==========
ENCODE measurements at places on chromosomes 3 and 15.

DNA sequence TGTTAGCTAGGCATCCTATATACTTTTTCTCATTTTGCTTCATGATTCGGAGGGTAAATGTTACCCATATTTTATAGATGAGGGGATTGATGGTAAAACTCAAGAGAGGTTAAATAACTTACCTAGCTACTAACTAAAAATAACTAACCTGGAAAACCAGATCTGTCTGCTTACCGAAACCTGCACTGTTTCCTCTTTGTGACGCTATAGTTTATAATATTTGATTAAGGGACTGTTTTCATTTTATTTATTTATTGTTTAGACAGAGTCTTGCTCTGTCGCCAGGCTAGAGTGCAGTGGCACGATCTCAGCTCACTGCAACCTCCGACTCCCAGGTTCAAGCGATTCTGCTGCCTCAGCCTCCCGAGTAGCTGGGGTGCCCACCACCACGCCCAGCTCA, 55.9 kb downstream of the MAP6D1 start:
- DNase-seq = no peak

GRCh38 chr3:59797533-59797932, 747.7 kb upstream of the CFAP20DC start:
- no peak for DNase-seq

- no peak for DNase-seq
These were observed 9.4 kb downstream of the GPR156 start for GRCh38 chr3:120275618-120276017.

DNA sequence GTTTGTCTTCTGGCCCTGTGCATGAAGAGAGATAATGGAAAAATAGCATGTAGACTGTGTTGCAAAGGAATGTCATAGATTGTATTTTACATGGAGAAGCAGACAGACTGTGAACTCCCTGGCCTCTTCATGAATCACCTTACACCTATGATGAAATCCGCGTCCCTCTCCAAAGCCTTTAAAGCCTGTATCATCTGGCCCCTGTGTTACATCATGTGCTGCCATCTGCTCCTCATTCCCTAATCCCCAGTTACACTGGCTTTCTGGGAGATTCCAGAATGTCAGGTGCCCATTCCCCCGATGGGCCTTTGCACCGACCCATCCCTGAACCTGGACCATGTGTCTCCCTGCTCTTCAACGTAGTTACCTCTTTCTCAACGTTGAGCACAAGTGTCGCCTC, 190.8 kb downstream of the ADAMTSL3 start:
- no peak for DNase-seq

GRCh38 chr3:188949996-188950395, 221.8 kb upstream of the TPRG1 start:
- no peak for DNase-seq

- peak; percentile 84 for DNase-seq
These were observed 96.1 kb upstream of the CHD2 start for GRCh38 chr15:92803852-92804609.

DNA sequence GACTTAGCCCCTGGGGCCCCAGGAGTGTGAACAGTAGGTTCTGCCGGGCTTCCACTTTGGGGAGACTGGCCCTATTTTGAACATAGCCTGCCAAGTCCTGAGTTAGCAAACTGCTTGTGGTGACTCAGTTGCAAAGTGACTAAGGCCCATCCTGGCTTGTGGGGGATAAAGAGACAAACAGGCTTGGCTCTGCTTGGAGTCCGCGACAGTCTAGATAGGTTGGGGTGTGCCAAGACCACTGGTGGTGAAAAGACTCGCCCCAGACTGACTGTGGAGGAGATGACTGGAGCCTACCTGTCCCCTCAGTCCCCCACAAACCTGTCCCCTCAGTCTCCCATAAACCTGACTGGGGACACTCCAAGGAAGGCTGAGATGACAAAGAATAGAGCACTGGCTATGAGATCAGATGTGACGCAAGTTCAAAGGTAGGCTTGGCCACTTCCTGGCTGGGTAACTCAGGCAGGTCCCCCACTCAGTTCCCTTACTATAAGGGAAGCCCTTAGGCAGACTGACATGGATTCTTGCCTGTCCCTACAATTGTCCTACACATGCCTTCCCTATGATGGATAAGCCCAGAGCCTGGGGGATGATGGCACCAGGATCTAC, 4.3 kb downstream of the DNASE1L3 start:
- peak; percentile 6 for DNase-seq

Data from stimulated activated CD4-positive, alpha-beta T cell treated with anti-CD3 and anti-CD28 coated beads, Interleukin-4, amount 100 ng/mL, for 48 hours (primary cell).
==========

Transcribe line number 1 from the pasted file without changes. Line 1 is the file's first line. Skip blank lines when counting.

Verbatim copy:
ENCODE measurements at places on chromosomes 3 and 15.